Functional imaging shows that placebos and active drugs stimulate the same neurological pathways: patients with Parkinson’s disease given placebo treatments release more dopamine, placebo pain relievers activate the same areas of the brain as analgesic drugs and can be blocked by the same compounds. The brain areas which light up when a patient experiences side-effects to real drugs are illuminated by placebos’ dark cousins, nocebo effects.
All arms of a double-blind RCT will give the participants the same care, so placebos are not just effective because the doctor is a better listener. When trials are unblinded, some patients ask to stay on the placebo. And in open-label placebo trials – where patients know they are receiving a placebo – patients still find that the placebo works.
A study of 252 trials of antidepressants showed an impressive NNT of 1 in 3 for one drug only – placebo.
Placebos won’t cure cancer or heal a fracture, but given their demonstrated benefits for patients, and indirectly for doctors and the NHS, should we not be making the most of them?
Nothing destroys the doctor-patient relationship faster than deception, so patients have to know what they are getting. GPs are good at the caring aspects of the consultation, but doctors have little expertise in offering a placebo. One suggestion is “We don't know how it works but we know that some people are helped by this (sugar) pill”. The same could be said of many drugs in the BNF. But we need to be confident that the evidence is firm, the GMC is supportive, the law understanding, and that a critical mass of our colleagues have learned the best way to use these powerful agents in our armamentarium.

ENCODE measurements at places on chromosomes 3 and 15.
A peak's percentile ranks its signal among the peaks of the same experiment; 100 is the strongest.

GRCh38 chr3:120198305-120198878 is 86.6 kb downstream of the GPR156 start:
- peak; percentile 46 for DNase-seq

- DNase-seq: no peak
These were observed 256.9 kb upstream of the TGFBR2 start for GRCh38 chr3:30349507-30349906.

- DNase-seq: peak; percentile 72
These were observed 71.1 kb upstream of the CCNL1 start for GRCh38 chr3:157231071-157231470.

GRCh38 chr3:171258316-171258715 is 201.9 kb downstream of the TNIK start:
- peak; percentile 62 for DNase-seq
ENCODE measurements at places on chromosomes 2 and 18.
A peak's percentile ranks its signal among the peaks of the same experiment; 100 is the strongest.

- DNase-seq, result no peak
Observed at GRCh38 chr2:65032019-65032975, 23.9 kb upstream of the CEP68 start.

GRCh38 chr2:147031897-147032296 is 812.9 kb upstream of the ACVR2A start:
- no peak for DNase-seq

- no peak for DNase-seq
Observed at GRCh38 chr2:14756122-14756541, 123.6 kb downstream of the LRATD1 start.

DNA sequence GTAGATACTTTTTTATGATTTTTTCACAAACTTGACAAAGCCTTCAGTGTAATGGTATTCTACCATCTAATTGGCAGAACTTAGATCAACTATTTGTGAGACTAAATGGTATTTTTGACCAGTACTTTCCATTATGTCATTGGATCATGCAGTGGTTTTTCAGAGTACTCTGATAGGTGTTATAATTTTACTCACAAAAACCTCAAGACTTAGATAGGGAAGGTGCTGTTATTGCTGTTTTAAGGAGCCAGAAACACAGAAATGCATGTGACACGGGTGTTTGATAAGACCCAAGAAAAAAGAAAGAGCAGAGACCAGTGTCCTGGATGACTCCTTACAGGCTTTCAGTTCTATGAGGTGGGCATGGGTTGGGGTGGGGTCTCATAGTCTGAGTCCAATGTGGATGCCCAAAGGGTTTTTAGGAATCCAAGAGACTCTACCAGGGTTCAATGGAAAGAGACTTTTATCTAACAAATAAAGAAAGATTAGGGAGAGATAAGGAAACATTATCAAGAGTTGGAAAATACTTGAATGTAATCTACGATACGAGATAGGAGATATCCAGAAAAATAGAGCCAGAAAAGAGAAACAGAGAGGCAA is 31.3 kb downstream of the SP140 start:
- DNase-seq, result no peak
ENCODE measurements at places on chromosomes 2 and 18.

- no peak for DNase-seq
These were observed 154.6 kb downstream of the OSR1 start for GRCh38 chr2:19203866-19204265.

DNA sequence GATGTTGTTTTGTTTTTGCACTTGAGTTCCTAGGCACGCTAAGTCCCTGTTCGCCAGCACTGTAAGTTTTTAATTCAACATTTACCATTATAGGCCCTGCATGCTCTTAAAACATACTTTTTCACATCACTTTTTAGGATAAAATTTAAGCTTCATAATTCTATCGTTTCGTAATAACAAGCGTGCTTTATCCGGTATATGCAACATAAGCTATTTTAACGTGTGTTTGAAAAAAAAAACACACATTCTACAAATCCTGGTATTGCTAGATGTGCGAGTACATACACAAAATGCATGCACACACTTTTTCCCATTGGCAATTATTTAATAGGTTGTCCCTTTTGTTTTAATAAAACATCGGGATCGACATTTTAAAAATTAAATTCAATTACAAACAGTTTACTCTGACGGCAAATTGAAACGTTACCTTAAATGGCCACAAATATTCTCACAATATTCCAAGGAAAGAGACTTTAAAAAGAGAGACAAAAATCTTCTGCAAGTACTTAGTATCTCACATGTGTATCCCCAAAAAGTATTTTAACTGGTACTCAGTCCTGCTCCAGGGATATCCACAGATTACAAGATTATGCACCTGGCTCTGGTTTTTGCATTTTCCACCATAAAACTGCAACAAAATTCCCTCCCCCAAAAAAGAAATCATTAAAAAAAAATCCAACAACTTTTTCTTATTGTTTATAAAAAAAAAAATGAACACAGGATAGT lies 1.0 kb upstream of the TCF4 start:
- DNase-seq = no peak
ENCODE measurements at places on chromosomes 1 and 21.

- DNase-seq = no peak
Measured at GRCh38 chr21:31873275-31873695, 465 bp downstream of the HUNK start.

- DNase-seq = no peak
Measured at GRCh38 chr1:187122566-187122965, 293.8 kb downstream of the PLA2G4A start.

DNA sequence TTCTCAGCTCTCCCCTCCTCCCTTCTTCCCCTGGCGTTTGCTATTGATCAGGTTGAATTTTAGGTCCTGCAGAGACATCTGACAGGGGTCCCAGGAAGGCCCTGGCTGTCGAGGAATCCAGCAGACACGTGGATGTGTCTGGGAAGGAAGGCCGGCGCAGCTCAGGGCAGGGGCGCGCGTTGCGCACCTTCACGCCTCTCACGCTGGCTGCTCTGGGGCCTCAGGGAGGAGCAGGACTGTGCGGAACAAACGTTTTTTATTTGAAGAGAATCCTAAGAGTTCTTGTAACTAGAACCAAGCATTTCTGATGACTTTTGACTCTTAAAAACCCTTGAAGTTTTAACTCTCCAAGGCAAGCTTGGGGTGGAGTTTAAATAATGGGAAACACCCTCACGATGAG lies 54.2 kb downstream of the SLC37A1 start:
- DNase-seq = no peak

It’s an ethical conundrum. But we should accept that our neurological wiring means that total objectivity does not exist. Placebos could be more helpful and less risky than many of the expensive medications we prescribe or procedures we do.
PS If you fancy a whisky and have only a plastic mug to drink out of, don’t broach your best single malt. It will ruin the experience. But you didn’t need Professor Spence to tell you that.
Judith Harvey was a research scientist, ran the VSO programme in Papua New Guinea and taught in a Liverpool comprehensive school before going to medical school. She has been a partner, a salaried GP and a locum and an LMC chair. She started a charity which for nine years enabled medical students to go to Cuba for their electives.
Judith is a long-time supporter of NASGP and has been providing regular articles for The Sessional GP for over 12 years, her reflections ranging widely on practical, ethical and cultural aspects of health and medicine.
Judith has now published all her articles from the NASGP website as a new book Perspectives: A GP reflects on medical practice and, well, just about everything…